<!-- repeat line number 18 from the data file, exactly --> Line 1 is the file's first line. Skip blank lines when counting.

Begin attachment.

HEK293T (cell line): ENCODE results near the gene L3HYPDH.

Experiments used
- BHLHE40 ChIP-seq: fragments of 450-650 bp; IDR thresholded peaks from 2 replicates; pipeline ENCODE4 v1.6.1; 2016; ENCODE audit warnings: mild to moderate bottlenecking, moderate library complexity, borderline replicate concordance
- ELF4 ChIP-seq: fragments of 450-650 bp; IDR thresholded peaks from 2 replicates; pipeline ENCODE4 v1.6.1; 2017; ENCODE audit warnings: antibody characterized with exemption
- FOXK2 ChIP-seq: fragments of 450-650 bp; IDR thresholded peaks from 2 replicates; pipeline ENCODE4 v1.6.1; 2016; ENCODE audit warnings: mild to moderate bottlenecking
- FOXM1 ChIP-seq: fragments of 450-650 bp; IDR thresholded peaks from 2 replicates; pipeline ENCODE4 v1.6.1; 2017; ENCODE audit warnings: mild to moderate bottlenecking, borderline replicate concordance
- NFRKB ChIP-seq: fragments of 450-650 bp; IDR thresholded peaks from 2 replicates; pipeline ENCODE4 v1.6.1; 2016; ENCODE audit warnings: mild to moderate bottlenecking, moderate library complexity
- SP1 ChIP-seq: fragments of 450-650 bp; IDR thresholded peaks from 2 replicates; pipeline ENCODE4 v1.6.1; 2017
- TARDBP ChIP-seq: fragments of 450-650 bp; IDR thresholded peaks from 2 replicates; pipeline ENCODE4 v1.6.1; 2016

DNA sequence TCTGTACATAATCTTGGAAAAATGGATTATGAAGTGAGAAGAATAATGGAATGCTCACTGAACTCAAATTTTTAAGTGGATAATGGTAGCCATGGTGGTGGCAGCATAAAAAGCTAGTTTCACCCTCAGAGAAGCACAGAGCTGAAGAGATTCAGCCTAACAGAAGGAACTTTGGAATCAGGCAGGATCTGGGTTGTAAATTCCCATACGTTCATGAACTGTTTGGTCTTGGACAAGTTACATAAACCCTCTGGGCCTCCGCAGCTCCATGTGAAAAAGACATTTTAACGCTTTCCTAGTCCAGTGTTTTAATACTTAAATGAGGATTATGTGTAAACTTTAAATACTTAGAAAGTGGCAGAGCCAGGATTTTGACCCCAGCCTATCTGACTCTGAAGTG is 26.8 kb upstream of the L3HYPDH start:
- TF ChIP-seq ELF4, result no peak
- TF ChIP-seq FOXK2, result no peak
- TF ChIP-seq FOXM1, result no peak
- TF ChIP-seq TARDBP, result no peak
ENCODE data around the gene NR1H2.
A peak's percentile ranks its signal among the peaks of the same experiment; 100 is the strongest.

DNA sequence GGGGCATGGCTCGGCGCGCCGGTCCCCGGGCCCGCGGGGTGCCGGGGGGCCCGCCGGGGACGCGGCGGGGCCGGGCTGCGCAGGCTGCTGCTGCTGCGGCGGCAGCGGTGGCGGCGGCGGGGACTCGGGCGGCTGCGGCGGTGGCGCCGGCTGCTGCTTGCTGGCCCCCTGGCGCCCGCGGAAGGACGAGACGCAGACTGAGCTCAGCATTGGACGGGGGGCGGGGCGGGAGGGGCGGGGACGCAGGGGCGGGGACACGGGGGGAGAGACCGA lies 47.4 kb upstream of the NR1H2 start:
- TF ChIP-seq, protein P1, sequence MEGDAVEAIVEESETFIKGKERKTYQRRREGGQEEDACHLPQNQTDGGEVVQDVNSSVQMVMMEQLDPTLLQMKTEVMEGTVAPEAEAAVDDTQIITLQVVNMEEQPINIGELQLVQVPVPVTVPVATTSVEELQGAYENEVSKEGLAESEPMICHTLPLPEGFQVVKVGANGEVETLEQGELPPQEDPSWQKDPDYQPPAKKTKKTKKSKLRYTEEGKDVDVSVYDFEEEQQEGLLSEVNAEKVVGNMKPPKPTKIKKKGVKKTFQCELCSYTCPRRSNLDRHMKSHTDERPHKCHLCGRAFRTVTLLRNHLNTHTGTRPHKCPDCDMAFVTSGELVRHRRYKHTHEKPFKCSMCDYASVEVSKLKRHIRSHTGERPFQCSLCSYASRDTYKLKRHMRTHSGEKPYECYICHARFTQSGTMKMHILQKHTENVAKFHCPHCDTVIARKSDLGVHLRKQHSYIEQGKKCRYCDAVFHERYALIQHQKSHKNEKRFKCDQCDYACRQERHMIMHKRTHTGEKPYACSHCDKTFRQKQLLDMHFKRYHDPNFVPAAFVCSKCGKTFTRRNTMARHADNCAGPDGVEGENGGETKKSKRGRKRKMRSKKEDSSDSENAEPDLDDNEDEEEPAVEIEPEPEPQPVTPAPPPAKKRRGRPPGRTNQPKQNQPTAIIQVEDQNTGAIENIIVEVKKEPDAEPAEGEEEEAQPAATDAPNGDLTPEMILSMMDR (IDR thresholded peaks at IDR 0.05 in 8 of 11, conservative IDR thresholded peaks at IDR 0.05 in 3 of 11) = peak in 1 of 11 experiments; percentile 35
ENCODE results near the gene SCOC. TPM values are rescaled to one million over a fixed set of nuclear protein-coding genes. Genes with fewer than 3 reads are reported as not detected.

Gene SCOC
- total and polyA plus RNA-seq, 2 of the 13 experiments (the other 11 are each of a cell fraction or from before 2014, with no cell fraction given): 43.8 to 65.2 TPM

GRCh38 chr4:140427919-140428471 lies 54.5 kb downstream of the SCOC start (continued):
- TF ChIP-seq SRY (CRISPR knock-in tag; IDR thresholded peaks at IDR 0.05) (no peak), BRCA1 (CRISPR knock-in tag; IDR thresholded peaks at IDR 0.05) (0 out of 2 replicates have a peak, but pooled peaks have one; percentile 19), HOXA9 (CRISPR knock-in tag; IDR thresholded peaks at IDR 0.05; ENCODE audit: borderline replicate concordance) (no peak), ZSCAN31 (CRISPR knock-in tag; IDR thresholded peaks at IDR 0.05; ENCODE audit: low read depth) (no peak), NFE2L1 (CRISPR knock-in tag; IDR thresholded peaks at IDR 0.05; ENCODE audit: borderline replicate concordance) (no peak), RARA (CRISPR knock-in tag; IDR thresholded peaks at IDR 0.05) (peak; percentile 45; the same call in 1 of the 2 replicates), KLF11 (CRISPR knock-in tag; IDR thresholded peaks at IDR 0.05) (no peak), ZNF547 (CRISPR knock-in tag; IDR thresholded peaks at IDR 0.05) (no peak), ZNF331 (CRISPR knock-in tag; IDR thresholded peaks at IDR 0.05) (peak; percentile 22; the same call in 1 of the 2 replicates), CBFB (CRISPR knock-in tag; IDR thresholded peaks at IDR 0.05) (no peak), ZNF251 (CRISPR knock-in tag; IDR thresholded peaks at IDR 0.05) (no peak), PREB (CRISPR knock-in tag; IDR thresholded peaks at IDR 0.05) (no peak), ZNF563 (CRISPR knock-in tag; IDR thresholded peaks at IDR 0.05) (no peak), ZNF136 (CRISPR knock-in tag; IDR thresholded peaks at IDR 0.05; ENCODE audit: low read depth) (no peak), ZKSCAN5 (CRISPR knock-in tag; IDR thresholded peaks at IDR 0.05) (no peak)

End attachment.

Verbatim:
- TF ChIP-seq, protein P1, sequence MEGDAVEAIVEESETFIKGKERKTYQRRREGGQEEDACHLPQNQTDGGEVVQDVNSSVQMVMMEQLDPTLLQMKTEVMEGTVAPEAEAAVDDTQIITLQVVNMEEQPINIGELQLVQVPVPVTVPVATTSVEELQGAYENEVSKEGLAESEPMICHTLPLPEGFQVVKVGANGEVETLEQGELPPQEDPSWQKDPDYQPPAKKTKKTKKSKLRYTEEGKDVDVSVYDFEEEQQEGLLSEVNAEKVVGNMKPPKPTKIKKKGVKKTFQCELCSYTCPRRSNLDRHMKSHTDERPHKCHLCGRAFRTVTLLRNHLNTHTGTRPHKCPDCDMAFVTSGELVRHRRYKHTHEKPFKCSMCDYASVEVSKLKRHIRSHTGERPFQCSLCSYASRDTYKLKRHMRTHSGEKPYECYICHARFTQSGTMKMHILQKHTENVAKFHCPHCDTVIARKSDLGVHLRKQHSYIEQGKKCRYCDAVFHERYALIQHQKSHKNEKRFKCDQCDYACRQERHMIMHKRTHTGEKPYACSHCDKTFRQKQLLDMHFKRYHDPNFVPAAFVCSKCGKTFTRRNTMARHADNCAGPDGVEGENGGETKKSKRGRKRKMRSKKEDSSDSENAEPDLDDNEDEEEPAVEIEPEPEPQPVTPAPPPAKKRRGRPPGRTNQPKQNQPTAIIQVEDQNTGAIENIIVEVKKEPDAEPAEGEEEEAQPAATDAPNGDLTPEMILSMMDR (IDR thresholded peaks at IDR 0.05 in 8 of 11, conservative IDR thresholded peaks at IDR 0.05 in 3 of 11) = peak in 1 of 11 experiments; percentile 35